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As many of you are probably aware by the number of forums crammed with razor-sharp-knife-addicts, japanese knives are quite trendy among chefs... from the 3-star chef to the not-so-money-conscious home cook (precisely the kind of cook that will afford MC^^).

The point of my post is not to start a philosophical debate on whether or not there are good european- or american-style knives, nor to say all knives with a "japan style" label are excellent. Yet I must confess that from the day I cut my first veggie with a quality japanese knife, it changed both my food prep experience AND my appreciation of the final product. What I would be very interested in is knowing from MC's arsenal of analysis techniques how big a difference a knife can make:

- on the effort required to cut

- on the surface of the cut

- on the qualities of the end-product (water loss, visual aspect, taste, ...)

- ...

For instance, the hardest japanese knives are non-stainless, and they easily impart an iron oxide taste to the food, especially when acidic, when they are not carefully wiped every 20 seconds. So in my opinion the advantage -other than sheer cutting power- of an aoko honyaki usuba over a ginsako or swedish stainless usuba is debatable...

Any thoughts ?


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For me its all about comfort. If the knife does not feel right, then I am not going to use it even though it may be the sharpest and long living knife in my set. With that said, I prefer Japanese knives for their balance, style and most importantly, they fit may hand. When I buy a knife, I usually have a shape in mind, but when I pick it up, it should feel right in the hand, if it doesn't then it goes back in the case. The only one that I bought site unseen was my sin Watanabe Kuro-uchi Guto 180mm. It maybe the best knife I have ever bought along with a great maker.

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  • 4 weeks later...

Hi Berto...

The question that you're asking is very interesting. I can't reply to that but I saw that you have the idea of Jap Knives made exclusively with non stainless steel (high carbon steel) but they work now some modern alloys that are 100% stainless and others semi/inox and they have the same capacity of taking an scary edge and the edge retention is just as awesome as with the high carbon steel.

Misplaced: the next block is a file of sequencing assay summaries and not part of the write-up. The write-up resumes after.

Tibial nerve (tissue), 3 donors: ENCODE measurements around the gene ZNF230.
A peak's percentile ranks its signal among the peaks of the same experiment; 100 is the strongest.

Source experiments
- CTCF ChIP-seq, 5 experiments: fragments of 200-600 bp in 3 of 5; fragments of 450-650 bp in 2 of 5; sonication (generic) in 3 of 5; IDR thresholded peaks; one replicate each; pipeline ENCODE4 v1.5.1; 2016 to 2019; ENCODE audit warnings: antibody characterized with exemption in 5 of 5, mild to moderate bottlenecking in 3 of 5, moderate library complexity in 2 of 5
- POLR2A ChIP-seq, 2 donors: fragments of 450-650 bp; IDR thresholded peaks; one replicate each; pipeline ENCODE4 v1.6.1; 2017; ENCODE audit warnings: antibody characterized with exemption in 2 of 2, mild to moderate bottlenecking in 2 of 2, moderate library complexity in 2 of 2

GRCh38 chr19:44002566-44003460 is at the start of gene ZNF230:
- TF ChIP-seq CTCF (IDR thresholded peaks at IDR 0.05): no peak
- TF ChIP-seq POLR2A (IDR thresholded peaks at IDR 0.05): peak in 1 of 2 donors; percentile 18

Take a look, this is my favourite knife, you get the frightening edge of a high carbon blade, is ultra light, has great fit and finish, is made with traditional methods by a family dedicated to the trade since many generations ago... And you don't have to break the bank to get one, I'm talking about the Konosuke HD wa gyuto http://www.chefknivestogo.com/kohd27wa.html it gets slightly stained but doesn't look "rusty" and it doesn't impart any kind of smell or flavor to the food, this same brand has the HH series wich is SS. Or give a try to the Gesshins http://www.japaneseknifeimports.com/kitchen-knives-by-type/gyuto/gesshin-ginga-240mm-stainless-wa-gyuto.html

Both are top notch and perform like knives that cost several times that price tag.

Or if you're more into western style but want Japanese performance get a Mac knife, very affordable and has the best of both worlds. Looks a bit like a German knife and performs like a Jap.

P.S. BTW, both vendors that I recomended are true gentlemen and are extremely commited with their products and with the customers.

Best regards from México.


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